Servers are made to send email notifications to administrators, and you need to receive them. Don’t believe me?
- Linux sends emails to root when a crontab has an output.
- Linux notifies you updates (apticron)
- SQL Server reports error and job status
- Your DRAC or other management system is dying to talk to you about it’s hardware problems
- A bunch or your apps is eager to send you reports
The problem is that all products are different and it’s very time consuming to make a proper configuration on each system.
Even worst, doing so makes changing any parameter a big task, imagine the email password of the dedicated email expiring…
Let’s makes things easier for you, you deserve it
Let’s fix this once and for all because, let’s face it, you have a lot more to do.
Let’s setup an Exim4 relay to ease the configuration of all your systems.
In which cases it’s a good idea:
- Your servers are in a private network
- You have a management network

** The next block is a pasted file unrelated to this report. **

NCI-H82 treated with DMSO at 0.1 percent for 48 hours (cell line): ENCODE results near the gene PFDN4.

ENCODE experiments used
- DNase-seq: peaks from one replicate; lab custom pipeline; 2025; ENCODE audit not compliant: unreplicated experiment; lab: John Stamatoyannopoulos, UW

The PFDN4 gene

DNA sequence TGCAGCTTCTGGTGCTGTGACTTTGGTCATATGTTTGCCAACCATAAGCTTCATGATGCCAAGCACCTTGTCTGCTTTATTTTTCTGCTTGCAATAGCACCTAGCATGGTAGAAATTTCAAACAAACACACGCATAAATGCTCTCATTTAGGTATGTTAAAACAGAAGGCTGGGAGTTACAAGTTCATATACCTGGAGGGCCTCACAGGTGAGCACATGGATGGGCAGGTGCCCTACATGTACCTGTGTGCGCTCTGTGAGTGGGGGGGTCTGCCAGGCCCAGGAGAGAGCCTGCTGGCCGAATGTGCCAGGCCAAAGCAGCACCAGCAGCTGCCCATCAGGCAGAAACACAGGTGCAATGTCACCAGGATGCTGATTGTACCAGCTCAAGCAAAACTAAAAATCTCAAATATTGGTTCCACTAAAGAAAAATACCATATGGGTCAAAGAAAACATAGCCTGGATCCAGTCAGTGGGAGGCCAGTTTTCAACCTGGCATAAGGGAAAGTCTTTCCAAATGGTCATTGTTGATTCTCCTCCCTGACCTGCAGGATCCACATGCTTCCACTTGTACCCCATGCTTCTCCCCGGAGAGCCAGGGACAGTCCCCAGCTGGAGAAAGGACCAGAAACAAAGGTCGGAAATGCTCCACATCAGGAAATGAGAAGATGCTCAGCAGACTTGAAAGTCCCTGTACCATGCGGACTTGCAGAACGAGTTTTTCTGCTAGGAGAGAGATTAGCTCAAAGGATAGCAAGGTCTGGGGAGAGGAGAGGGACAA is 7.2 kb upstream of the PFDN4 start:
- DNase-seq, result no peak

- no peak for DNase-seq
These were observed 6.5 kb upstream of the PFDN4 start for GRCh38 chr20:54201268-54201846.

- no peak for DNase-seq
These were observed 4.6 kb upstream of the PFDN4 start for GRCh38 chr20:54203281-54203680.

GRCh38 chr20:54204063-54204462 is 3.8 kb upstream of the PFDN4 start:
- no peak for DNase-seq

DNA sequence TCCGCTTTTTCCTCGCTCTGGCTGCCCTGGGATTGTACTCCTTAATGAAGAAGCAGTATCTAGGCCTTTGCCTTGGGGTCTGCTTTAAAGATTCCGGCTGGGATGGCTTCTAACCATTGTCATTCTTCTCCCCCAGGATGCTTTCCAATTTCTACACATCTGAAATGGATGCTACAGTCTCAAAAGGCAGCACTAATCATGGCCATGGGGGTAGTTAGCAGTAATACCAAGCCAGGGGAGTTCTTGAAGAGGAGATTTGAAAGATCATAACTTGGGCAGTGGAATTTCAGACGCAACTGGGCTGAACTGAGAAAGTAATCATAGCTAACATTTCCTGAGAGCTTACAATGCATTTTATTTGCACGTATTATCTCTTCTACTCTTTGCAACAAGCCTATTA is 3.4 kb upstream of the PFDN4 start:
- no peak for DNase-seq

In which cases it’s NOT a good idea:
- Your servers are out in the open
Why? Well, we are setting up a relay and for compatibility and simplicity there is no encryption (Yes, some applications won’t support sending emails over SSL!). Is it that bad? Not really as long it’s an isolated network you trust!
The biggest risk would be if you were sending critical information such as password using that relay. I consider an application like that should have a dedicated email account/configuration so I’m not too worried about that.
But that’s not all, if your SMTP relay is out in the internet, it will be pray to spammers unless very strictly protected by a firewall.
I recommend you get a dedicated system for this task. The reason is that you don’t want to have it to go down because some app needed a server restart.
The amount of processing power required is really low, even a RaspberryPi is up to the task!
apt-get install exim4
Considering a relay for the corporate email domain my-domain.com, SMTP address smtp.my-domain.com and with a local domain (AD?) of my-domain.local:
Here you want to make sure you are using SSL!
Edit such as:
- smtp.my-domain.com is the address of the smtp server
- email@example.com is the email account used to send the emails
- my_password is the email account password
Now a reload of the configuration is required:
The configuration with sendmail:
sendmail -v firstname.lastname@example.org